Treasurer's Report: Total in the account is $2,351.01
May 31, 6 to 7:30 pm at the Trinity Presbyterian Church. Union of 6th, the group working on the Flycatcher project, meeting to discuss an individual parking plan.
June 5th, 5:30 pm, public hearing regarding the unified code amendment.
Individual parking plan at St. Augustine Cathedral approved, but you may appeal. Deadline is May 30th.
Dunbar-Spring historic street lights not functioning. Reported to Ward One. If you noticed these lights out please report to Ward One or Tucson Department of Transportation at firstname.lastname@example.org
Tucson Public Library has a robust events calendar that includes an adult summer reading project, music, a Stonewall authors reading, and much more. Please visit the library either online or in person to review the summer events calendar.
Downtown Links Projects with Sam Credio and Farhad Moghimi
Karen provides a brief introduction and for additional context mentions Arizona Daily Star article published on April, 19th, which reported that high bids were rejected. This puts the project at a standstill.
Sam of Downtown Links:
The bids did come in with the low bid at $55 million. The engineer’s estimate was at $39 million. Approximately a $16 million dollar difference.
A decision was made to cancel the bids and reevaluate the bid process.
Many requests to see the bids were submitted, however, the bids are confidential bacause the project has not been awarded yet. Once the project is awarded the bids will be made public. Project is being reviewed to determine how the shortfall can be made smaller. This includes simplifying the construction plans and to ways to lower risks for contractors.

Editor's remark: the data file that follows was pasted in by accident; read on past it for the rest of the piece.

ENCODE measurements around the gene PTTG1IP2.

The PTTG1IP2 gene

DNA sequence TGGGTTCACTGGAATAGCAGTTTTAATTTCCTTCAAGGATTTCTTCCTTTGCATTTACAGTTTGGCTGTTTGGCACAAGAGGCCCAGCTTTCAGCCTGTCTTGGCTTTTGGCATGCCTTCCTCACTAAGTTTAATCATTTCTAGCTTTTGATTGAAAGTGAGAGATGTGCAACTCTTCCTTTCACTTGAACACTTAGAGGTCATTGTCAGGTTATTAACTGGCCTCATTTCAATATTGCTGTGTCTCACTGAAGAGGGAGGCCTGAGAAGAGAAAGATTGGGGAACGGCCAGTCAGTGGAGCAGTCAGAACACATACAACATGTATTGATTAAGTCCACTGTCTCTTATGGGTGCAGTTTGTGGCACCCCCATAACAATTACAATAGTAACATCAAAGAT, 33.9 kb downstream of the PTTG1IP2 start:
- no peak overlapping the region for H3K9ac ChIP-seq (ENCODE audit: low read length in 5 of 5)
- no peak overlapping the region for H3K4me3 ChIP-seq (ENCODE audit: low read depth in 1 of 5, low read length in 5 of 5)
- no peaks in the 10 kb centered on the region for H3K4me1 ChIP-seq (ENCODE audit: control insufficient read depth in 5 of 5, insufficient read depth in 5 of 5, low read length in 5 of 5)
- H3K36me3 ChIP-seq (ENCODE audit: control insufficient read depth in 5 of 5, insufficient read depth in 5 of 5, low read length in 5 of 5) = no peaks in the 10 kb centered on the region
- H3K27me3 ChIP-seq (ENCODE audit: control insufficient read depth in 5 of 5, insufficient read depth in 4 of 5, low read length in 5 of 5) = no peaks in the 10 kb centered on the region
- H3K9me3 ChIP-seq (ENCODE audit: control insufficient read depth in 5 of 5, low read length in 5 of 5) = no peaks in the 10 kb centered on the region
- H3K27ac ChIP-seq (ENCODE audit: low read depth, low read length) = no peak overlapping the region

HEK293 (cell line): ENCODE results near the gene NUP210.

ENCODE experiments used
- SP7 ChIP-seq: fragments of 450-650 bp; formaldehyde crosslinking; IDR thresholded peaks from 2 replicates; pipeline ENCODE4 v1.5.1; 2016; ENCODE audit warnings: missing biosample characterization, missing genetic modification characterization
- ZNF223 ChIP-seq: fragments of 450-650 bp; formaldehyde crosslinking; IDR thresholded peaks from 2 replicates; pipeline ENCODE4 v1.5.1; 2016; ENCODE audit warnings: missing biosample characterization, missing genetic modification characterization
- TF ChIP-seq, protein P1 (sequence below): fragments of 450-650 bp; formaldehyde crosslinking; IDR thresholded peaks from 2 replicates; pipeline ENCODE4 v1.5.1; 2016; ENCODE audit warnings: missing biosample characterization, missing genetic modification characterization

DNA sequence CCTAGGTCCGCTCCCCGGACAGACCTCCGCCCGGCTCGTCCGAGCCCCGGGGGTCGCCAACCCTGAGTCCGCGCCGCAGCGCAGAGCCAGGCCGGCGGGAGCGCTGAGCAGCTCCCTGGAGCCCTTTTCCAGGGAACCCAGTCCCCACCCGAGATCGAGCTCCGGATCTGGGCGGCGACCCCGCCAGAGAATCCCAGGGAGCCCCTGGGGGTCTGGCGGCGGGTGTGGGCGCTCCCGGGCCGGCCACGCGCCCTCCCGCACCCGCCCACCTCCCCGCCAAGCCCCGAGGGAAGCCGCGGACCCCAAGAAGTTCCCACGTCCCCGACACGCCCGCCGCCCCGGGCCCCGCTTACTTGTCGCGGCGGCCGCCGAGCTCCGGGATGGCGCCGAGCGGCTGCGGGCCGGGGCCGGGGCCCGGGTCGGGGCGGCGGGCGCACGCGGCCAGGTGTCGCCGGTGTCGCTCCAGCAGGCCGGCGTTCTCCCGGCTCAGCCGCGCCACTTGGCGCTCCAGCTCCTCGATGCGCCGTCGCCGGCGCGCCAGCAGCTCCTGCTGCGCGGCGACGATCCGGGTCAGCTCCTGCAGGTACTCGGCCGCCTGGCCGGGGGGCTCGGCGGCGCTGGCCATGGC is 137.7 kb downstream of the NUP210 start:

The number question is ‘what is the timeframe,’ and unfortunately the answer is that there is not one at the moment.
Typically there would be five to seven contractors pursuing a project this size, however, only three bids were received by the city.
Contractors feel there is a high risk level with the project and that working with Union Pacific and their process is less than ideal.
That is essentially all the information that can be provided at the moment.
Question and Answer:
A resident asks what constitutes simplifying the design? Sam responds that a comprehensive look is being taken at the storm drain and the box culvert system design to eliminate redundancies. The storm drain system in the neighborhood is very deep which is very expensive so researching alternatives to mitigate those costs are being explored. A resident asks for a summary of the Downtown Links corridor project to which Sam provides an in depth yet brief overview of the project especially phase three, which will pass through Dunbar-Spring.
Karen adds a second part to the first question specifically calling out (for the benefit of the voice recording device present from AZ Daily Star) the proposed pedestrian deck, bike path, and public art. What is the RTA’s position?